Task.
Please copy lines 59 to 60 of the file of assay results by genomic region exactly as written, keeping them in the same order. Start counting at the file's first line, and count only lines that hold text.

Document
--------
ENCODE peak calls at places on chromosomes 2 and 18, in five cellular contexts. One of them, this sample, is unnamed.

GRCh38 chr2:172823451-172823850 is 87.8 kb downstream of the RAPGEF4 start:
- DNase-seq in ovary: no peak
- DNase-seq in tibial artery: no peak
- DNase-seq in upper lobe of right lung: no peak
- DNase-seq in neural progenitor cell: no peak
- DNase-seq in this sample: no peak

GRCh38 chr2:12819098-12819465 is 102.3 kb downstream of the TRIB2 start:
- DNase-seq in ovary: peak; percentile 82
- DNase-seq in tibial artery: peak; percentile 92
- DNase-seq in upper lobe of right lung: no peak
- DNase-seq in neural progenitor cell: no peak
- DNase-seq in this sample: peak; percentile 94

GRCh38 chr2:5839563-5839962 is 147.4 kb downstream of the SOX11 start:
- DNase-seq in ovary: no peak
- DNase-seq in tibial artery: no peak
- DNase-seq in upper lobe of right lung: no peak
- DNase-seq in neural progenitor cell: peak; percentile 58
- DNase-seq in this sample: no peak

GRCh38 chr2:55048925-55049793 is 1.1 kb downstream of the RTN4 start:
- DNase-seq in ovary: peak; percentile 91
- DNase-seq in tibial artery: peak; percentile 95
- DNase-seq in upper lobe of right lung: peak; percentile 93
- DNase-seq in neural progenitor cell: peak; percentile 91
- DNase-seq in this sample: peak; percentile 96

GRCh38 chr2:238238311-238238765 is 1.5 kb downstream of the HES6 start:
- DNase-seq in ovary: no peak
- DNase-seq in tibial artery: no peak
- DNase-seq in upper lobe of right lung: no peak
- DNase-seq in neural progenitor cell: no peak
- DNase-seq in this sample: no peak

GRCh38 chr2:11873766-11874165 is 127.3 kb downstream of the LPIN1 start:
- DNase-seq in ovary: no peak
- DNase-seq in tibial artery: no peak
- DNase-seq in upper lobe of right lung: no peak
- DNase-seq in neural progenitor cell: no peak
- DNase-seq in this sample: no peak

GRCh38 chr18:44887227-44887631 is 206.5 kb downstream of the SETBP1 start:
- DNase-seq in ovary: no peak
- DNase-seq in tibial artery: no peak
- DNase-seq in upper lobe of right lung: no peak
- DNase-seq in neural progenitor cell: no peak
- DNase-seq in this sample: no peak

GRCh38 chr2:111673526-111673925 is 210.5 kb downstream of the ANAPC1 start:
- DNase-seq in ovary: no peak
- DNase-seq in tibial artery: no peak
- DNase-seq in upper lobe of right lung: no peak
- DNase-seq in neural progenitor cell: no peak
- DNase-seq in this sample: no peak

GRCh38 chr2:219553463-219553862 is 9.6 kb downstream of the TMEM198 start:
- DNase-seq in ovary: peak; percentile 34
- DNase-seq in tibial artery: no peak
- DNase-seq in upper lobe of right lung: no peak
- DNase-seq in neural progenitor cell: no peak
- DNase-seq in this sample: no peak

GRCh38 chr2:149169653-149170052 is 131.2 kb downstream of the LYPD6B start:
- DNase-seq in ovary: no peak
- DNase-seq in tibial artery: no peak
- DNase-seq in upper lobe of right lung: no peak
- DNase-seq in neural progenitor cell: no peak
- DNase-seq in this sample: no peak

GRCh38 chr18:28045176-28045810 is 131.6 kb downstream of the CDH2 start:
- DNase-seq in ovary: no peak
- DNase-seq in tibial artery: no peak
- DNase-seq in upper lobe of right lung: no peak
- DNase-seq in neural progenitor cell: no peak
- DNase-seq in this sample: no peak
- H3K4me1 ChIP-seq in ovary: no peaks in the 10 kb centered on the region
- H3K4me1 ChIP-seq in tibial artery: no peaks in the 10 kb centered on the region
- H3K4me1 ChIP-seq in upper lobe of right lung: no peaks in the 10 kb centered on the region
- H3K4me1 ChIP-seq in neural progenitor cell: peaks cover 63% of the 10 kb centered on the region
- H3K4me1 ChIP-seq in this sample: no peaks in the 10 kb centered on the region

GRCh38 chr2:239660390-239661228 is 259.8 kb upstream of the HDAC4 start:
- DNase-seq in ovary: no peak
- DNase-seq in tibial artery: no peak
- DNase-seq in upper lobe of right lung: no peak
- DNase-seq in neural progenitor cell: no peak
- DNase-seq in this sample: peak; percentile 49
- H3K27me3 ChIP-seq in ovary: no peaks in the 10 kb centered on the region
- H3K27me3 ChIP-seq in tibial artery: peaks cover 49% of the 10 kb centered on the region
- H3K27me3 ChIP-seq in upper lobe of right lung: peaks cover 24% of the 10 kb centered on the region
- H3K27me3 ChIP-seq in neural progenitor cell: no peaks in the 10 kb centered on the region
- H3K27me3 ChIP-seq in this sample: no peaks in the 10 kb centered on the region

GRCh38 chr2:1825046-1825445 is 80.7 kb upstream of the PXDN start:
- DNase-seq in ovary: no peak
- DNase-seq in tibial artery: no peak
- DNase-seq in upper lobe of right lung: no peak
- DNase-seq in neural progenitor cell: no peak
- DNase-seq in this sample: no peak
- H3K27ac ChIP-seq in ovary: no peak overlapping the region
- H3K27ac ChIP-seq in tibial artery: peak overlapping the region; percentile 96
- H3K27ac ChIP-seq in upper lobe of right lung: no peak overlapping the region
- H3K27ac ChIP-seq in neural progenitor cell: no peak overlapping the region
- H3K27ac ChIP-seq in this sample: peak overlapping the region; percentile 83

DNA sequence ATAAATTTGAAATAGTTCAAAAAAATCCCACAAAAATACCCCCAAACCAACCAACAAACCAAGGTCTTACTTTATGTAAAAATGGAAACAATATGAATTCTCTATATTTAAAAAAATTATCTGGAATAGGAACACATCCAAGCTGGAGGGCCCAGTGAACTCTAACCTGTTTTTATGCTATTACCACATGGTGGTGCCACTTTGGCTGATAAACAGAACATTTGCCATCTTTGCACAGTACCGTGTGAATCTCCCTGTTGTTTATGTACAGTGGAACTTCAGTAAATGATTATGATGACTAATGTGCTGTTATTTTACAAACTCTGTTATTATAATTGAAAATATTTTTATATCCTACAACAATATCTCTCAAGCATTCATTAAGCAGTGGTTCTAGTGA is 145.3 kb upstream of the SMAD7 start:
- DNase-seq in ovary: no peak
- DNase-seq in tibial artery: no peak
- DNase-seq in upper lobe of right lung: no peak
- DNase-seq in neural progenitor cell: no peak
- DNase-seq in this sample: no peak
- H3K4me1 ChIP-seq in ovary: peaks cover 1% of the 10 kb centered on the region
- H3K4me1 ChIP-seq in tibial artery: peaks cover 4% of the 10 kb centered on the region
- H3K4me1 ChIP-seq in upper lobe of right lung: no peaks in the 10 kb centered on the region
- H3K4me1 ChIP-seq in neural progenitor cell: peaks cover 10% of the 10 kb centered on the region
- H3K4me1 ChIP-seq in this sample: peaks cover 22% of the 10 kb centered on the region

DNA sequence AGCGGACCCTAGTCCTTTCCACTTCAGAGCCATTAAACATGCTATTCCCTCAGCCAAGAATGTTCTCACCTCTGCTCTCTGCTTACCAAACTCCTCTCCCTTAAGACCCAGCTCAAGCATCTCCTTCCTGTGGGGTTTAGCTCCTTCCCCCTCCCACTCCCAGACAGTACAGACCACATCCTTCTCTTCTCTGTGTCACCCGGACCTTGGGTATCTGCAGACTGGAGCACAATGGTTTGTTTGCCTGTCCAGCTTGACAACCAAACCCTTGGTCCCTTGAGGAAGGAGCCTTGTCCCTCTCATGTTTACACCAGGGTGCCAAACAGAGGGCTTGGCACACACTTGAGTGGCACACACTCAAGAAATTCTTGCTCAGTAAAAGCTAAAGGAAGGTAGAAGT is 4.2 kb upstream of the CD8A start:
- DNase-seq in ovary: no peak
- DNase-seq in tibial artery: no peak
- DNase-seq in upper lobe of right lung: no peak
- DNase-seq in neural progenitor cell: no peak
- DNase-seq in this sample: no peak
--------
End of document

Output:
- DNase-seq in upper lobe of right lung: no peak
- DNase-seq in neural progenitor cell: no peak